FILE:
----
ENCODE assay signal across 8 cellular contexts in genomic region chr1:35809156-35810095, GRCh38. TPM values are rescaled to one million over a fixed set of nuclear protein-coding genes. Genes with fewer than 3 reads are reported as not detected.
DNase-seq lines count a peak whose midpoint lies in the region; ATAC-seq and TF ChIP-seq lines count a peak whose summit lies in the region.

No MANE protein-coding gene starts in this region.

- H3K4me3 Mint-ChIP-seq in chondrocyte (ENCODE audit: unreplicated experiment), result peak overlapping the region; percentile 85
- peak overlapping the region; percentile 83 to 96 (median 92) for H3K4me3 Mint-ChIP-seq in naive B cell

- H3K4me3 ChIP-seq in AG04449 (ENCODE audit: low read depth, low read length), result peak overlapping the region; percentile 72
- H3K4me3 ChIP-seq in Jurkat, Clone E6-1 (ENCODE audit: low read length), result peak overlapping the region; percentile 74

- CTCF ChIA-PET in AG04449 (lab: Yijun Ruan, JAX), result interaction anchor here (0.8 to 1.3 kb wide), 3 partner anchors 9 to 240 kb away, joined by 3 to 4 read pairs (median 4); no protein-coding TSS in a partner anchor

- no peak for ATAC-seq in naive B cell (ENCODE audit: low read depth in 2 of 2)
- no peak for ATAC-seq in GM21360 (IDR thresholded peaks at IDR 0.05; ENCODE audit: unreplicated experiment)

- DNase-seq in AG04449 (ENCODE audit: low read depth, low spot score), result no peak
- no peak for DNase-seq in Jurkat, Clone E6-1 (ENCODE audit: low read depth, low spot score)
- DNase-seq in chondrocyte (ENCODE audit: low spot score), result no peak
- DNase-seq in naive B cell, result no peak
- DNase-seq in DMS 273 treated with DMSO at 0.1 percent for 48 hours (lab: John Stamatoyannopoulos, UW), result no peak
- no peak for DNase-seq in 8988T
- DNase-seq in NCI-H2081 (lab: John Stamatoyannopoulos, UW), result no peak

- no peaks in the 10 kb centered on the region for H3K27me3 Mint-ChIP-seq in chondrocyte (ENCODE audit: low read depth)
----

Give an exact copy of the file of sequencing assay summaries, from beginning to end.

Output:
ENCODE assay signal across 8 cellular contexts in genomic region chr1:35809156-35810095, GRCh38. TPM values are rescaled to one million over a fixed set of nuclear protein-coding genes. Genes with fewer than 3 reads are reported as not detected.
DNase-seq lines count a peak whose midpoint lies in the region; ATAC-seq and TF ChIP-seq lines count a peak whose summit lies in the region.

No MANE protein-coding gene starts in this region.

- H3K4me3 Mint-ChIP-seq in chondrocyte (ENCODE audit: unreplicated experiment), result peak overlapping the region; percentile 85
- peak overlapping the region; percentile 83 to 96 (median 92) for H3K4me3 Mint-ChIP-seq in naive B cell

- H3K4me3 ChIP-seq in AG04449 (ENCODE audit: low read depth, low read length), result peak overlapping the region; percentile 72
- H3K4me3 ChIP-seq in Jurkat, Clone E6-1 (ENCODE audit: low read length), result peak overlapping the region; percentile 74

- CTCF ChIA-PET in AG04449 (lab: Yijun Ruan, JAX), result interaction anchor here (0.8 to 1.3 kb wide), 3 partner anchors 9 to 240 kb away, joined by 3 to 4 read pairs (median 4); no protein-coding TSS in a partner anchor

- no peak for ATAC-seq in naive B cell (ENCODE audit: low read depth in 2 of 2)
- no peak for ATAC-seq in GM21360 (IDR thresholded peaks at IDR 0.05; ENCODE audit: unreplicated experiment)

- DNase-seq in AG04449 (ENCODE audit: low read depth, low spot score), result no peak
- no peak for DNase-seq in Jurkat, Clone E6-1 (ENCODE audit: low read depth, low spot score)
- DNase-seq in chondrocyte (ENCODE audit: low spot score), result no peak
- DNase-seq in naive B cell, result no peak
- DNase-seq in DMS 273 treated with DMSO at 0.1 percent for 48 hours (lab: John Stamatoyannopoulos, UW), result no peak
- no peak for DNase-seq in 8988T
- DNase-seq in NCI-H2081 (lab: John Stamatoyannopoulos, UW), result no peak

- no peaks in the 10 kb centered on the region for H3K27me3 Mint-ChIP-seq in chondrocyte (ENCODE audit: low read depth)